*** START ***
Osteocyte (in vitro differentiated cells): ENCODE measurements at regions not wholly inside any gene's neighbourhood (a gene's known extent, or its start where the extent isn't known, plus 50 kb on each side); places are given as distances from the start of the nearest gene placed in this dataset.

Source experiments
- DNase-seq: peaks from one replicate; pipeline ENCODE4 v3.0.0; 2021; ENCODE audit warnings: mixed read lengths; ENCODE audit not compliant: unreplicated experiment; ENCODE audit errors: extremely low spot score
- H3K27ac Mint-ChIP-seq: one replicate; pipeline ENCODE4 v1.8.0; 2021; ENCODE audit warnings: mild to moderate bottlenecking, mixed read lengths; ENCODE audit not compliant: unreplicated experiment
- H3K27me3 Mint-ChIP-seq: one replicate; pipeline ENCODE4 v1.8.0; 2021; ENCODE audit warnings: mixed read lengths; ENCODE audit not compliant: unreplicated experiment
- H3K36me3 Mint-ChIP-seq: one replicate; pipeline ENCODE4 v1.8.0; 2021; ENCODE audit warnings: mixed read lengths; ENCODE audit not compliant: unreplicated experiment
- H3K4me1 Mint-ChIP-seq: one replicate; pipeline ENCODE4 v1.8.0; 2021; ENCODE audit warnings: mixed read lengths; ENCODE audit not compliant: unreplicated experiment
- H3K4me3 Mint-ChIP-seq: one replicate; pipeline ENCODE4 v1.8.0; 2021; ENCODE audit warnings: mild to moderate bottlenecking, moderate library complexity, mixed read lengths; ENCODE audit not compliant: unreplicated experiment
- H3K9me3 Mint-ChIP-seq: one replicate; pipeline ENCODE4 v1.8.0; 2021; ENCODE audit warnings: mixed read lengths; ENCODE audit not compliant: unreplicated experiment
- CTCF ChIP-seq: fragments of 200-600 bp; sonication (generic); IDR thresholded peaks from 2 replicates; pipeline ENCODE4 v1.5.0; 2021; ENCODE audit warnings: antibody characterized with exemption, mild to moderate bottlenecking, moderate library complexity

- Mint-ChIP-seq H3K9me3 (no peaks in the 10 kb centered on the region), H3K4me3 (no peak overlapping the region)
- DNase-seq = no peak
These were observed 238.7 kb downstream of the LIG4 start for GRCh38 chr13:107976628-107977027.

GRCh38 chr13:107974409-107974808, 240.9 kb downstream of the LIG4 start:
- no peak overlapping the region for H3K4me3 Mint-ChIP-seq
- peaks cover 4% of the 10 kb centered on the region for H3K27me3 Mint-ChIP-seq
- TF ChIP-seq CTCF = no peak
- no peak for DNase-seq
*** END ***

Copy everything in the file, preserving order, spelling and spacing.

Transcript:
Osteocyte (in vitro differentiated cells): ENCODE measurements at regions not wholly inside any gene's neighbourhood (a gene's known extent, or its start where the extent isn't known, plus 50 kb on each side); places are given as distances from the start of the nearest gene placed in this dataset.

Source experiments
- DNase-seq: peaks from one replicate; pipeline ENCODE4 v3.0.0; 2021; ENCODE audit warnings: mixed read lengths; ENCODE audit not compliant: unreplicated experiment; ENCODE audit errors: extremely low spot score
- H3K27ac Mint-ChIP-seq: one replicate; pipeline ENCODE4 v1.8.0; 2021; ENCODE audit warnings: mild to moderate bottlenecking, mixed read lengths; ENCODE audit not compliant: unreplicated experiment
- H3K27me3 Mint-ChIP-seq: one replicate; pipeline ENCODE4 v1.8.0; 2021; ENCODE audit warnings: mixed read lengths; ENCODE audit not compliant: unreplicated experiment
- H3K36me3 Mint-ChIP-seq: one replicate; pipeline ENCODE4 v1.8.0; 2021; ENCODE audit warnings: mixed read lengths; ENCODE audit not compliant: unreplicated experiment
- H3K4me1 Mint-ChIP-seq: one replicate; pipeline ENCODE4 v1.8.0; 2021; ENCODE audit warnings: mixed read lengths; ENCODE audit not compliant: unreplicated experiment
- H3K4me3 Mint-ChIP-seq: one replicate; pipeline ENCODE4 v1.8.0; 2021; ENCODE audit warnings: mild to moderate bottlenecking, moderate library complexity, mixed read lengths; ENCODE audit not compliant: unreplicated experiment
- H3K9me3 Mint-ChIP-seq: one replicate; pipeline ENCODE4 v1.8.0; 2021; ENCODE audit warnings: mixed read lengths; ENCODE audit not compliant: unreplicated experiment
- CTCF ChIP-seq: fragments of 200-600 bp; sonication (generic); IDR thresholded peaks from 2 replicates; pipeline ENCODE4 v1.5.0; 2021; ENCODE audit warnings: antibody characterized with exemption, mild to moderate bottlenecking, moderate library complexity

- Mint-ChIP-seq H3K9me3 (no peaks in the 10 kb centered on the region), H3K4me3 (no peak overlapping the region)
- DNase-seq = no peak
These were observed 238.7 kb downstream of the LIG4 start for GRCh38 chr13:107976628-107977027.

GRCh38 chr13:107974409-107974808, 240.9 kb downstream of the LIG4 start:
- no peak overlapping the region for H3K4me3 Mint-ChIP-seq
- peaks cover 4% of the 10 kb centered on the region for H3K27me3 Mint-ChIP-seq
- TF ChIP-seq CTCF = no peak
- no peak for DNase-seq